Without giving a history lesson, and it would really (think about it) depend on what part of “the 1800’s” you would go back to … but, just thinking in general about that statement … how happy would anyone be if they really … really … were immediately transported back to “the 1800’s?” As I waited patiently in line for my opportunity to be next-and beat the guy who had arrived after me-I thought about this gentleman being suddenly thrust back into “the 1800’s.”
Think about it:
How happy would he be? How great would it be to suddenly be back, to have his wish granted, that “I wish it was the 1800’s?”
So I thought about it. The only data I looked up, I just checked online. I simply did a search for:
“What was the average life expectancy of a us citizen in the 1800’s?”
The majority of information was from the mid-1800’s-on. Here is a quote from the website statista.com:
“Over the past 160 years, life expectancy (from birth) in the United States has risen from 39.4 years in 1860, to 78.9 years in 2020.”
I mentioned that this was an elderly gentleman. While I did not catch all of his life story (remember I had given him time before I arrived in line) … the first thing I would say is that, if this was “the 1800’s,” he would not even be here. That may sound cruel, and I don’t wish it to be, but … if this was “the 1800’s,” as he wished …
Then, I thought about other things … things I always think about when I hear someone wish they were in an earlier time period, and I applied it strictly to this gentleman:
First, he was physically at the Post Office.
How did he get here? It was a pretty nice, shiny car. Want to compare transportation?
How about those paved roads?
Does he have a garage?
Did he stop at a gas station?
Which leads me to think about what kind of gas mileage he gets?
Is his car air conditioned?
While there was a United States Postal Service in the 1800’s … would he be happy with the delivery time? The letter he was sending was cross-country, and would arrive in 2-3 days.
By the way … that is “guaranteed.”
I then tried to apply other scenarios, like … how about Social Security? Pensions?
I don’t know what sort of house this gentleman lived in, but would he really be happy if he had awakened in “the 1800’s?”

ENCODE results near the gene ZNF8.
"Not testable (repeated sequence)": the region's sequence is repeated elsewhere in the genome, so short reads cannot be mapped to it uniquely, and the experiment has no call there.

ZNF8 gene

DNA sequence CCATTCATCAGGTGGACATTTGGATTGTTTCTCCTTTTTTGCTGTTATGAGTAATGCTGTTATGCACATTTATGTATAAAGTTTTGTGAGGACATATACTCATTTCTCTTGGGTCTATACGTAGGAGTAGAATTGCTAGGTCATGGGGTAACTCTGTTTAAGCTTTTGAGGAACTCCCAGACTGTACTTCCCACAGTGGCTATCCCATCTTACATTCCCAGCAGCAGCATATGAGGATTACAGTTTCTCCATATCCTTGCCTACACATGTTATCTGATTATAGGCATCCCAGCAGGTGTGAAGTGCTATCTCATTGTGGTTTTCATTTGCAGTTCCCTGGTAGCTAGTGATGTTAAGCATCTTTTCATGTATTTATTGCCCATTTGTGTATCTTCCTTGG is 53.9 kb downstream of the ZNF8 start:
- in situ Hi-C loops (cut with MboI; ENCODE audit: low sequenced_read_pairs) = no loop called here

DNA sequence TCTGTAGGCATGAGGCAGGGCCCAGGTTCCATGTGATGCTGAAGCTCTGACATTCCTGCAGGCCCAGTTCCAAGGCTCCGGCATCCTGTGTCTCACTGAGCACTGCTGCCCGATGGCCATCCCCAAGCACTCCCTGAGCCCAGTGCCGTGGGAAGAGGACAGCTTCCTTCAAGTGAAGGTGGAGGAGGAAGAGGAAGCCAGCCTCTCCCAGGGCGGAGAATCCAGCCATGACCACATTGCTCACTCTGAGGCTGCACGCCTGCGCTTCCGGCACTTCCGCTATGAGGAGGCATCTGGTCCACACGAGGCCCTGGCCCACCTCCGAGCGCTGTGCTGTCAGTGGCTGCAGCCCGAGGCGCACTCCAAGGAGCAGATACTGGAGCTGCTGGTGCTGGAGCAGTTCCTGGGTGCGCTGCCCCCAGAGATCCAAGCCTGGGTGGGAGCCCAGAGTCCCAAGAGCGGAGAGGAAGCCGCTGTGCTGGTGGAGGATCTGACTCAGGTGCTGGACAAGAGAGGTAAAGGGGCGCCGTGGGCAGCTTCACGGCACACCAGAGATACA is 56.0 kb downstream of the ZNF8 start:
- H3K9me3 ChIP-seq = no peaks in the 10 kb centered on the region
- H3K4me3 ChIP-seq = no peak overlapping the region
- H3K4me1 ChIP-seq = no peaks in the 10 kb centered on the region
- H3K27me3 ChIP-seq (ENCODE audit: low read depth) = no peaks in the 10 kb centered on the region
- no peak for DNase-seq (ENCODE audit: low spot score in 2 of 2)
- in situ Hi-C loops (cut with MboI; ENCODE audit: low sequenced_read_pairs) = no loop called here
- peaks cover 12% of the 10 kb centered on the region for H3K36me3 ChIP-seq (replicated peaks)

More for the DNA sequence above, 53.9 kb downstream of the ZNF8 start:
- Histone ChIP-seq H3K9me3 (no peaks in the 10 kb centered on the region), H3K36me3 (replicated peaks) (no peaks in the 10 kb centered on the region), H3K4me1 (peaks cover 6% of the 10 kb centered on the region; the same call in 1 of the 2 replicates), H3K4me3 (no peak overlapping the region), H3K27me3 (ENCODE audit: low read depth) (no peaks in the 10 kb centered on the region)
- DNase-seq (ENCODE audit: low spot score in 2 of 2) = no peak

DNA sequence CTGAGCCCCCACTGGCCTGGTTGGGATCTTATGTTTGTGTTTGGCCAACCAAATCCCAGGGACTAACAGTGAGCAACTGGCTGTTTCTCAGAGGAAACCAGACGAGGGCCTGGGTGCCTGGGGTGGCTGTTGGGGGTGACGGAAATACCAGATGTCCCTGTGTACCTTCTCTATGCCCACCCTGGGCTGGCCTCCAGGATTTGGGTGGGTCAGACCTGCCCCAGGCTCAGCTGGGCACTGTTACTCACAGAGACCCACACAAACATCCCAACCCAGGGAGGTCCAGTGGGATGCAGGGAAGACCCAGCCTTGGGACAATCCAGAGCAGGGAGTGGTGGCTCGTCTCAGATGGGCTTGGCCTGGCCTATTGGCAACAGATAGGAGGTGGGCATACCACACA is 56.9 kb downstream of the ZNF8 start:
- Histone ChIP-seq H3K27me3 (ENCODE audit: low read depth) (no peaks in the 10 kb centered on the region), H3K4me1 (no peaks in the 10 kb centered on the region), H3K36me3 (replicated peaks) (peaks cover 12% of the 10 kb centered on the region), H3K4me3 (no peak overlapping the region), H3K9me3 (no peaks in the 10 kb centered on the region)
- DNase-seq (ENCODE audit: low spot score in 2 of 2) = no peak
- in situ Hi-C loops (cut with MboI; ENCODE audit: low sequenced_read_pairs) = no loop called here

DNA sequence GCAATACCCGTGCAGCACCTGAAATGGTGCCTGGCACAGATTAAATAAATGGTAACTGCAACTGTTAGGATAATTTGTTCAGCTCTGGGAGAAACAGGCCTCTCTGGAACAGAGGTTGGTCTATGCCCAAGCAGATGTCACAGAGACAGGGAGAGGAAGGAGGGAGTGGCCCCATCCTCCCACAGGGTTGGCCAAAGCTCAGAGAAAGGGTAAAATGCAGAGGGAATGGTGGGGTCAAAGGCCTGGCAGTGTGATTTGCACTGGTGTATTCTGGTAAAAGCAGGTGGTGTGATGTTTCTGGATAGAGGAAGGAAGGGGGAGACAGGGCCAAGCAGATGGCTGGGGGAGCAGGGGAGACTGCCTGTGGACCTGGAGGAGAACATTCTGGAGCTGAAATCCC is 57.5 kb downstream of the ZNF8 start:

Chances are, he has an alarm clock … which runs on electricity …
We were in the middle of a heat wave. Yes a heat wave, and, man, it was so cool inside the Post Office. Did he have air conditioning? He certainly would not have this in “the 1800’s.”
Which would lead me to think about the upcoming Winter.
Winter in New Hampshire. I don’t even want to think about this year.
How about winter in “the 1800’s?”
Let’s see … just being truthful … upon awaking, in what was probably a comfortable bed, surrounded by electricity … at some point, he must have made a “necessary stop.” What would his flooring have been like in “the 1800’s?” How about carpet? Windows? Insulation? Roofing?
I think of “6 rooms and a bath versus 6 rooms and a path.” Even in Winter. And, at night.
We have a little portable heater in our bathroom. Does he?
Next … he might go to the refrigerator.
What would he do in “the 1800’s?”
I think about just the “milk” issue.
Plus … what is stored inside the refrigerator.
Things like milk, creamer, ketchup, mustard, “Sweet Baby Ray’s,” salad dressing, soft drinks, and the list goes on … including leftovers …
Do we even need to move to the freezer?
Think about that.
Plus … and, a major plus … what about the grocery store?
A lot of things we could mention, and I’ve just kinda “looked around” while I’m writing this, but things like medical advances, medicine in general, and insurance …
We are so blessed. Think about what we have.
And, maybe, what we, at one time, did not have.
It was just at the hardware store, yesterday, that I was in a conversation which included thoughts about today and yesterday. In which I added, “Today is the present. That’s why they call it “a present.”
By the way, this reminds me to thinks about hardware stores on my list of “being grateful for.”
While things are always changing, the anchor of our soul should never change:
“Jesus Christ the same yesterday, and to day, and for ever.”
And, remember, just before that verse, in verse 5:
… be content with such things as ye have: for he hath said, I will never leave thee, nor forsake thee.”
Blessings to you, and your family,
Richard. Vincent. Rose.
P.S. How many times have we heard a lady state, after watching a “western” or a movie set during that time period … after being enthralled by the clothing of the period … that they proclaim, “I wish I was alive back then …”